6. Some plans are location-based. Sometimes you know you are going to travel to a major facility, such as the LDS Family History Library in Salt Lake, or the National Archives in Washington, DC. While they may not have everything you want to answer your research question (vital records are rarely at the National Archives, for example), you still need to plan to make the best use of your time. Find out information about hours, parking, copies, and restrictions so you do not get frustrated about something that has nothing to do with your actual research. Go online ahead of time to check online catalogs and plan out what you want most, and what can be your “Plan B” while you are waiting for records to be pulled or you don’t find what you wanted.

A sample research plan may look like the one below. Remember to adapt yours as needed. The research plan police are not out to get you. Over time, you may find you create your plans differently than you had in the past. The important thing is to make a plan, and refer to it often as you research.

Research Plan for finding Emmeline’s parents, born about 1869 in Genesee County, New York:

Background information: Emmeline (no known maiden name) was married to Augustus Wingate, probably by 1887, in Genesee County, New York. She died in 1937 in Washington, DC.

What to do and why:
• Order death certificate for Emmeline Wingate in Washington DC 1937. HOW: They should be on LDS microfilm, check the catalog. WHY: Emmeline’s maiden name and parents’ names should be listed on her death certificate.
• Check for obituary of Emmeline Wingate in Washington DC in 1937. HOW: Find the online Historic Washington Post available through many public libraries. WHY: Find out if it mentions any parents or living siblings.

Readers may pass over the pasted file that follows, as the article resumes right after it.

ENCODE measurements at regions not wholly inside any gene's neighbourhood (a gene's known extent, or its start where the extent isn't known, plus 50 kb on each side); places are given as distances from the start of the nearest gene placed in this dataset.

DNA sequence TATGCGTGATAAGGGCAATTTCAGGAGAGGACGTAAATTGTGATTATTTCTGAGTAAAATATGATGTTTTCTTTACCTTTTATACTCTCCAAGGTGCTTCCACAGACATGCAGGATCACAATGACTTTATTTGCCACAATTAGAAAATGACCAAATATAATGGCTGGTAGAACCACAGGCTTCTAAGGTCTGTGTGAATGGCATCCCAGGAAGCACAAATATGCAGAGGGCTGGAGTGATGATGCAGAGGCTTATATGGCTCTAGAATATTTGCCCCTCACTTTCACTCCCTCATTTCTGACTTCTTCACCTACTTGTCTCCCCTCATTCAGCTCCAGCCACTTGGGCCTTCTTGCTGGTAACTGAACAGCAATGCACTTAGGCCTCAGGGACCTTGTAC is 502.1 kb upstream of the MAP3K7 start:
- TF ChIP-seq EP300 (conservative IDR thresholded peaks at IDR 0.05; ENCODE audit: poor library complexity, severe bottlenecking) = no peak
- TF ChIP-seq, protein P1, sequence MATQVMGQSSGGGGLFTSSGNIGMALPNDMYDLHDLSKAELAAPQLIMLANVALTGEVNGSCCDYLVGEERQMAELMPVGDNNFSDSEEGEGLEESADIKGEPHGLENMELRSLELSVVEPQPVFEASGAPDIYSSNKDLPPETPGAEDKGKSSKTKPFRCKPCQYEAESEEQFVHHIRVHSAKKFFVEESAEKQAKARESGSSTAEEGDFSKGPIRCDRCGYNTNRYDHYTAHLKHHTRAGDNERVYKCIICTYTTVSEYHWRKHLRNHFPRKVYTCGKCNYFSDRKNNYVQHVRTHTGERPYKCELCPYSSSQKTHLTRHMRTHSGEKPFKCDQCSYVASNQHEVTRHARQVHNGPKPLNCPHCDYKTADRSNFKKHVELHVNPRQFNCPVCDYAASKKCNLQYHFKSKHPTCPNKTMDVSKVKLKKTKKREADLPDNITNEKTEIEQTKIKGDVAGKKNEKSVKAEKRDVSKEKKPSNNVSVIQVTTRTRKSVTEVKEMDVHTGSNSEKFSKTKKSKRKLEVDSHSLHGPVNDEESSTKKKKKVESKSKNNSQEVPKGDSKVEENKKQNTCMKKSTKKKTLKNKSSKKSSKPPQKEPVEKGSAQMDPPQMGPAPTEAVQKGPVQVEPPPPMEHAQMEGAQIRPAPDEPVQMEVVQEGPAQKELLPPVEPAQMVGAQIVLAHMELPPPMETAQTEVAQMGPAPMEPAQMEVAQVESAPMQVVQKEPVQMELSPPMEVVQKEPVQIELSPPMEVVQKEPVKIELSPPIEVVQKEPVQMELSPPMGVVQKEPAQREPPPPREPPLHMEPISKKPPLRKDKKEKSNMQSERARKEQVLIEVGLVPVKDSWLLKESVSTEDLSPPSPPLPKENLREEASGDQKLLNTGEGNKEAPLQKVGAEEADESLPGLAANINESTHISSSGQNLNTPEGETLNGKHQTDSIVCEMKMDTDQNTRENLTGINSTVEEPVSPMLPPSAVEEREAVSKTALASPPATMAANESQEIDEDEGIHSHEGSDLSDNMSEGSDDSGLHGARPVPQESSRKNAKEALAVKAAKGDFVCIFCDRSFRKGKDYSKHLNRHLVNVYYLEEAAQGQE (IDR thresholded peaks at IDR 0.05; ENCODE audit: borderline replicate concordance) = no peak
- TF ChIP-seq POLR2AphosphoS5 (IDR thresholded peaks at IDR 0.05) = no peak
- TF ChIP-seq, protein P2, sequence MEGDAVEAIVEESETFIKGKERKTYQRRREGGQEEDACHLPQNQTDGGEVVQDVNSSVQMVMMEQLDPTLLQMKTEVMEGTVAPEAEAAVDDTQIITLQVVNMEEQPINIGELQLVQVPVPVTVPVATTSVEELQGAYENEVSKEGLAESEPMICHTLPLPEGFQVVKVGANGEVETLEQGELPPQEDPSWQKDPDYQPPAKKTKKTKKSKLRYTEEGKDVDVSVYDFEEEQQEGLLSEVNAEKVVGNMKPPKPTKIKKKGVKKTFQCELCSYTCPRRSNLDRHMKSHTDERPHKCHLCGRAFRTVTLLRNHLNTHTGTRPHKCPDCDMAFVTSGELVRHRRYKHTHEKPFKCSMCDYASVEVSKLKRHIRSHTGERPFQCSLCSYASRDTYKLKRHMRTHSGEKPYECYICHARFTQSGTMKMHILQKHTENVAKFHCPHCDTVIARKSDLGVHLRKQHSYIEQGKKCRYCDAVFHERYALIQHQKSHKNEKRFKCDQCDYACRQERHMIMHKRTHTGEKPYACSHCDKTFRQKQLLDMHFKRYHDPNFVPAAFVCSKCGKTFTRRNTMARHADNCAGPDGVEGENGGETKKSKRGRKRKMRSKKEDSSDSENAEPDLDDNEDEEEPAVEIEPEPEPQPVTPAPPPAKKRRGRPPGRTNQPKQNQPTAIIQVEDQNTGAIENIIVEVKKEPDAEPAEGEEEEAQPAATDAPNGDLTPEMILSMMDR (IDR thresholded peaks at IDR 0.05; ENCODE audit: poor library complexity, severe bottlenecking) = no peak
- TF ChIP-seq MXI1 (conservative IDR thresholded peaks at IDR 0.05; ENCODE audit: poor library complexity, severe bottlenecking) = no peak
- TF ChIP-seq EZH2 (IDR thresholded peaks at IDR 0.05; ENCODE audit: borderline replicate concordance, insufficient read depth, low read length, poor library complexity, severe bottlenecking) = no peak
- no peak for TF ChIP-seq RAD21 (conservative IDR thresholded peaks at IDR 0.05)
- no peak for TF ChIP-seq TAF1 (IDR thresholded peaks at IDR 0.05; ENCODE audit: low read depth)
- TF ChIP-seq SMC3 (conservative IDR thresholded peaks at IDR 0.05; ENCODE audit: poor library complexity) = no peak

• Order the marriage record of Augustus Wingate in Genesee County in 1887. HOW: New York vital records started in 1881, but not all were recorded. Call the county historian for instructions, the record is too early to be at the State Archives. WHY: Some marriage applications list the parents of the bride, or the witnesses may be relatives.
• Check for censuses in Genesee County in 1880. HOW: Use Ancestry or HeritageQuest online. WHY: Where is Augustus living? Could Emmeline be living in the same county or a nearby county?

In this sample, I already have four ideas. While there are other things I could do, I may consider these to be the most effective. As the results come from my research, I may change or add more information. If, for example I find that Augustus lives in the town of Batavia in Genesee County, I might want to know more about church records available for that area. Read up on research plans in many books at your local library and in online tutorials. One of my personal favorites is an article by Helen F. M. Leary, “Problem Analysis and Research Plans,” Chapter 14 of Professional Genealogy (Elizabeth Shown Mills, Editor. Baltimore, Maryland: Genealogical Publishing Co., Inc., Fourth Printing, 2005).

Remember, a plan is only the first step. How far will it take you? Try it out and let us know!

Rebecca’s Reel Hints: Organize Your Project with Timelines and Maps

Why use timelines?